17. Recombinant DNA Technology.

An Overview of Recombinant DNA Technology. Recombinant DNA Molecules Are Constructed Using Several Components. Cloning in Prokaryotic Host Cells. Cloning in Eukaryotic Host Cells. The Polymerase Chain Reaction Permits Cloning Without Host Cells. Libraries Are Collections of Cloned Sequences. Specific Clones Can Be Recovered from a Library. Cloned Sequences Can Be Characterized in Several Ways. DNA Sequencing: The Ultimate Way to Characterize a Clone. GENETICS, TECHNOLOGY, AND SOCIETY. Beyond Dolly: The Cloning of Humans. Chapter Summary. Key Terms. Insights and Solutions. Problems and Discussion Questions. Selected Readings.



18. Genomics, Bioinformatics, and Proteomics.

Genomics: Sequencing Helps Identify and Map All Genes in a Genome. Bioinformatics Provides Tools for Analyzing Genomic Information. Functional Genomics Classifies Genes and Identifies Their Functions. Prokaryotic Genomes Have Some Unexpected Features. Eukaryotic Genomes Have a Mosaic of Organizational Patterns. Genomics Provides Insight into Genome Evolution. Comparative Genomics: Multigene Families Diversify Gene Function. Proteomics Identifies and Analyzes the Proteins in a Cell. GENETICS, TECHNOLOGY, AND SOCIETY. Footprints of a Killer. Chapter Summary. Key Terms. Insights and Solutions. Problems and Discussion Questions. Selected Readings.



19. Applications and Ethics of Biotechnology.

Biotechnology Has Revolutionized Agriculture. Pharmaceutical Products Are Synthesized in Genetically Altered Organisms. Biotechnology Is Used to Diagnose and Screen Genetic Disorders. Genetic Disorders Can Be Treated by Gene Therapy. Gene Therapy Raises Many Ethical Concerns. Ethical Issues Are an Outgrowth of the Human Genome Project. Mapping Human Genes with Recombinant DNA Technology. DNA Fingerprints Can Identify Individuals. GENETICS, TECHNOLOGY, AND SOCIETY. Gene Therapy-Two Steps Forward or Two Steps Back? Chapter Summary. Key Terms. Insights and Solutions. Problems and Discussion Questions. Selected Readings.



20. Genes and Development.

Basic Concepts in Developmental Genetics. Maternal and Zygotic Genes Interact to Establish the Body Axis in Drosophila. Homeotic Genes Control Pattern Formation Along the Anterior-Posterior Body Axis. Cell-Cell Interactions Can Control Developmental Fate. GENETICS, TECHNOLOGY, AND SOCIETY. Stem Cell Wars. Chapter Summary. Key Terms. Insights and Solutions. Problems and Discussion Questions. Selected Readings.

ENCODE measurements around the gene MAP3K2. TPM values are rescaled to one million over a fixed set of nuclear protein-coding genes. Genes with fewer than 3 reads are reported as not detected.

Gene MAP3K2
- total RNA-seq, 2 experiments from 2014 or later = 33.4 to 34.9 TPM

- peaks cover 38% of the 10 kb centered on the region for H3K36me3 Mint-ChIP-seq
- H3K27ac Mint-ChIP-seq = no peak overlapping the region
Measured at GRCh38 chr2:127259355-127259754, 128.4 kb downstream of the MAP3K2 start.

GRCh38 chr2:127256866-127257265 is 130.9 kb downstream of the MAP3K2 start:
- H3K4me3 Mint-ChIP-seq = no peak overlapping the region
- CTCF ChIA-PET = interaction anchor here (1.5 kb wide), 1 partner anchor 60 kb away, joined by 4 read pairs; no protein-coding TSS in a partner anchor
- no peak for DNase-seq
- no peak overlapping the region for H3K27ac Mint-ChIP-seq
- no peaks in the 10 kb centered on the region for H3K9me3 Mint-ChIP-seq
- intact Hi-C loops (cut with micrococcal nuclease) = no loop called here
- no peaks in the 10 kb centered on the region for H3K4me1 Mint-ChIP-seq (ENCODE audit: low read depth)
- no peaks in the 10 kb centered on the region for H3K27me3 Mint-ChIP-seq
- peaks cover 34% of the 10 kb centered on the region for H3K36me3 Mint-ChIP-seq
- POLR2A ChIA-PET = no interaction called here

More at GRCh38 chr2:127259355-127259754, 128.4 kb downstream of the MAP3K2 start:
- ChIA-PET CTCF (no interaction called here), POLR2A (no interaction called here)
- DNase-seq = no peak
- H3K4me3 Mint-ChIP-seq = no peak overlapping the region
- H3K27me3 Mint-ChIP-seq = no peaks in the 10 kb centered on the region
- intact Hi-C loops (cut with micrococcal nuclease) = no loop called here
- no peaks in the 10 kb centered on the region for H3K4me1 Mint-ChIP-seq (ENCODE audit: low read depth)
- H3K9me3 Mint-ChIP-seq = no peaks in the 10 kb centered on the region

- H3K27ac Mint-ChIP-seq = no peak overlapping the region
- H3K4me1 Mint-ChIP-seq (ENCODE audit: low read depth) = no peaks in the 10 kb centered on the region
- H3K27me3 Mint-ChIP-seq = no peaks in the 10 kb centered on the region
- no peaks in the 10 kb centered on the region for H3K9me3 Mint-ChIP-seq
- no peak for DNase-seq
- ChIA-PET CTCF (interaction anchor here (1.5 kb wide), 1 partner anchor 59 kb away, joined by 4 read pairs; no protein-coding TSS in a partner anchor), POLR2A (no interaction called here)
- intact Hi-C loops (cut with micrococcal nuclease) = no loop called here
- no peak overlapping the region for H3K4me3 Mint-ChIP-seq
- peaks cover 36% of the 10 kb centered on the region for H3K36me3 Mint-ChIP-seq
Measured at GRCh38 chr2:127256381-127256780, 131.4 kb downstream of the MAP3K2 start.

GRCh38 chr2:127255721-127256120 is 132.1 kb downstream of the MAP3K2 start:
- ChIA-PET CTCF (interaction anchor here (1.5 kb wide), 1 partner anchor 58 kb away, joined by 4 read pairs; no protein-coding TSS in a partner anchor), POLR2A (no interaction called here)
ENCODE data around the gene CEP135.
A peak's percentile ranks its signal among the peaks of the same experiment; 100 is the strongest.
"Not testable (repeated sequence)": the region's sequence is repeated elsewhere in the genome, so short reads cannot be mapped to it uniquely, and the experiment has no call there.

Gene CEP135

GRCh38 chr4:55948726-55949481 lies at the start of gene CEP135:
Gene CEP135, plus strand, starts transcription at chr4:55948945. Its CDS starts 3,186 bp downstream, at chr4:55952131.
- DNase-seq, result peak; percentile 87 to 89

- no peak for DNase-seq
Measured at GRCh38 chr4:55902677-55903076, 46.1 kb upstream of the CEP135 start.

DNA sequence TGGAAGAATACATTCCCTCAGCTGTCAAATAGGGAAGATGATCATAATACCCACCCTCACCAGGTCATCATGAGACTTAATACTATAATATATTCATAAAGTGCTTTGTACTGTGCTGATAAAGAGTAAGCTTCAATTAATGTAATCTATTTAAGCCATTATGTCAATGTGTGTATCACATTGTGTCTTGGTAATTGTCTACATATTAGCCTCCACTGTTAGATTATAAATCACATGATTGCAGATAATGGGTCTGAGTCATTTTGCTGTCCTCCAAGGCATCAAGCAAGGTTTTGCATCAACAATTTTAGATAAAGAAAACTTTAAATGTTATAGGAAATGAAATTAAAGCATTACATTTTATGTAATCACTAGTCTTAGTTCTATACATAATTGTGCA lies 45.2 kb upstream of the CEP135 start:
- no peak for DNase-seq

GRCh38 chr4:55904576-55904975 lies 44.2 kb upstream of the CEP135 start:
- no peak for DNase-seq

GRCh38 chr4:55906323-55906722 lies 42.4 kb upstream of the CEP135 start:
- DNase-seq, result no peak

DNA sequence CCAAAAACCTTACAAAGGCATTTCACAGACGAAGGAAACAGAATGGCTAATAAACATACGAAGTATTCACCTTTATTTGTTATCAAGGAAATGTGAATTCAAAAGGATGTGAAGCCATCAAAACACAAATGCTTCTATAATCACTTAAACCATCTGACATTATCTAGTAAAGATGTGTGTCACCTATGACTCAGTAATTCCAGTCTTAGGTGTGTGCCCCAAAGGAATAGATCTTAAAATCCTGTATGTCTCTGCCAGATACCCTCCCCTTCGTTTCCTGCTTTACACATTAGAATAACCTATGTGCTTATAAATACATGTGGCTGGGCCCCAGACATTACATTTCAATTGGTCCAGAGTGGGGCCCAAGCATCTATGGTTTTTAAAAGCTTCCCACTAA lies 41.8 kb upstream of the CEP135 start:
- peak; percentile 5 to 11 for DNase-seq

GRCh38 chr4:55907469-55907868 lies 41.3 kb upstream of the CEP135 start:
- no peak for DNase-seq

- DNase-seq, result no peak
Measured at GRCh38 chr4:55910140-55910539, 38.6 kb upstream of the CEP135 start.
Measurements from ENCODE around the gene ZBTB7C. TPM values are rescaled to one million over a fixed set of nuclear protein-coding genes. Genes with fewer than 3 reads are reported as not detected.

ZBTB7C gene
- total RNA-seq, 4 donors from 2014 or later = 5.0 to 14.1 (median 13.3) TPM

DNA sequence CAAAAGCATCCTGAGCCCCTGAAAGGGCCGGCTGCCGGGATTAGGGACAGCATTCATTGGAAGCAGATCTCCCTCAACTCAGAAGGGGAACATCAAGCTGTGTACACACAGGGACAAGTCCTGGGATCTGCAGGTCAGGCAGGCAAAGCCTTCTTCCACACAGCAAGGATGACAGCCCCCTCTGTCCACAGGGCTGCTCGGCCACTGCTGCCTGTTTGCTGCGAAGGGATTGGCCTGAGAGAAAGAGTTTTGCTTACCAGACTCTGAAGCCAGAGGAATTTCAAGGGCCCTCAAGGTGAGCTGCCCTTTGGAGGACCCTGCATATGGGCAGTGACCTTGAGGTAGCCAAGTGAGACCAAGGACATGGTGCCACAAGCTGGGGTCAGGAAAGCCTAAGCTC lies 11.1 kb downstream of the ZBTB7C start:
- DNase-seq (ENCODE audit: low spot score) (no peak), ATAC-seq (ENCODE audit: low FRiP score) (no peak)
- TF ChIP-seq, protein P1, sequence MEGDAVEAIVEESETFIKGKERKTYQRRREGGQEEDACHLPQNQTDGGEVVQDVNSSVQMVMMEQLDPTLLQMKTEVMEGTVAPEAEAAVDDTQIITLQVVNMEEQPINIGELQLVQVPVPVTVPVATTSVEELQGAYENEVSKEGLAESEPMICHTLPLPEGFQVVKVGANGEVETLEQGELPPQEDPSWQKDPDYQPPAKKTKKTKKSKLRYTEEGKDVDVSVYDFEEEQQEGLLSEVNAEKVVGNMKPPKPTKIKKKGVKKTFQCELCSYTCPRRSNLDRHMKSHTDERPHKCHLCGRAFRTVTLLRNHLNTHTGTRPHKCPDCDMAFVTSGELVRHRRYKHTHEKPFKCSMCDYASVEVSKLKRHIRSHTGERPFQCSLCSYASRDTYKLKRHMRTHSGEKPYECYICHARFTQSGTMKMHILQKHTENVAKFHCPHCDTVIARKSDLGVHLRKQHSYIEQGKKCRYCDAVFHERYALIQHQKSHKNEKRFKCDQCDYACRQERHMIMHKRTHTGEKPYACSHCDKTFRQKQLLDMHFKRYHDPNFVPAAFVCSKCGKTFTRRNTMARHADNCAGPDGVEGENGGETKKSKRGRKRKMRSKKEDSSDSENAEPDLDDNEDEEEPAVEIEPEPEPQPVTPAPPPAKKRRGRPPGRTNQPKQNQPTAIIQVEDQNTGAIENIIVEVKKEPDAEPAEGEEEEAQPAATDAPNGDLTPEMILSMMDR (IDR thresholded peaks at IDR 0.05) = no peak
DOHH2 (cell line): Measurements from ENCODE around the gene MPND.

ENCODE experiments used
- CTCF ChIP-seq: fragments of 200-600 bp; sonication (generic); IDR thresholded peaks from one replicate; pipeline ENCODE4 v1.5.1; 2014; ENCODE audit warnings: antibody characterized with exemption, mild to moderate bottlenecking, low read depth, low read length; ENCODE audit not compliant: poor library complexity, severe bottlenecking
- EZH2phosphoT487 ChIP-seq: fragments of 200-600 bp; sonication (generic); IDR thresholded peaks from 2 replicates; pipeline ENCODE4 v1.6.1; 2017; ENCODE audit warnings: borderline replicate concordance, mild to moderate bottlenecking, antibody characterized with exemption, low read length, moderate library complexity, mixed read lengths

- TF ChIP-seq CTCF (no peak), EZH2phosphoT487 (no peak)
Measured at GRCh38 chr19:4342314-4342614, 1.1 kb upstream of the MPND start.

21. The Genetic Basis of Cancer.

Cancer as a Disorder of the Cell Cycle. Genes that Control the Cell Cycle Are Involved in Cancer. Tumor-Suppressor Genes Repress Cell Division. Proto-oncogenes Promote or Maintain Cell Division. Colon Cancer as a Genetic Model of Cancer. The Pathway to Cancer Leads Through Gatekeeper and Caretaker Genes. Chromosomal Translocations Are a Hallmark of Leukemia. Environmental Factors Contribute to Cancer. GENETICS, TECHNOLOGY, AND SOCIETY. The Double-Edged Sword of Genetic Testing: The Case of Breast Cancer. Chapter Summary. Key Terms. Insights and Solutions. Problems and Discussion Questions. Selected Readings.



22. Population Genetics.

Populations and Gene Pools. Calculating Allele Frequencies. The Hardy-Weinberg Law. Extensions of the Hardy-Weinberg Law. Using the Hardy-Weinberg Law: Calculating Heterozygote Frequency. Natural Selection. Mutation. Migration. Genetic Drift. Nonrandom Mating. GENETICS, TECHNOLOGY, AND SOCIETY. Tracking Our Genetic Footprints out of Africa. Chapter Summary. Key Terms. Insights and Solutions. Problems and Discussion Questions. Selected Readings.



23. Genetics and Evolution.

Speciation Can Occur by Transformation or Splitting of Gene Pools. Genetic Variation Is Present in Populations and Species. Explaining High Levels of Genetic Variation in Populations. The Genetic Structure of Populations Changes Across Space and Time. Reduced Gene Flow, Selection, and Drift Can Form New Species. Using Genetic Differences to Reconstruct Evolutionary History. Evolutionary History Can Be Used to Answer Many Questions. GENETICS, TECHNOLOGY, AND SOCIETY. What Can We Learn from the Failure of the Eugenics Movement? Chapter Summary. Key Terms. Insights and Solutions. Problems and Discussion Questions. Selected Readings.



24. Conservation Genetics.

Genetic Diversity Is at the Heart of Conservation Genetics. Population Size Has a Major Impact on Species Survival. Genetic Effects Are More Pronounced in Small, Isolated Populations. Genetic Erosion Diminishes Genetic Diversity. Conservation of Genetic Diversity Is Essential to Species Survival. GENETICS, TECHNOLOGY, AND SOCIETY. Gene Pools and Endangered Species: The Plight of the Florida Panther. Chapter Summary. Key Terms. Insights and Solutions. Problems and Discussion Questions. Selected Readings.



Appendix: Answers to Selected Problems.


Glossary.


Index.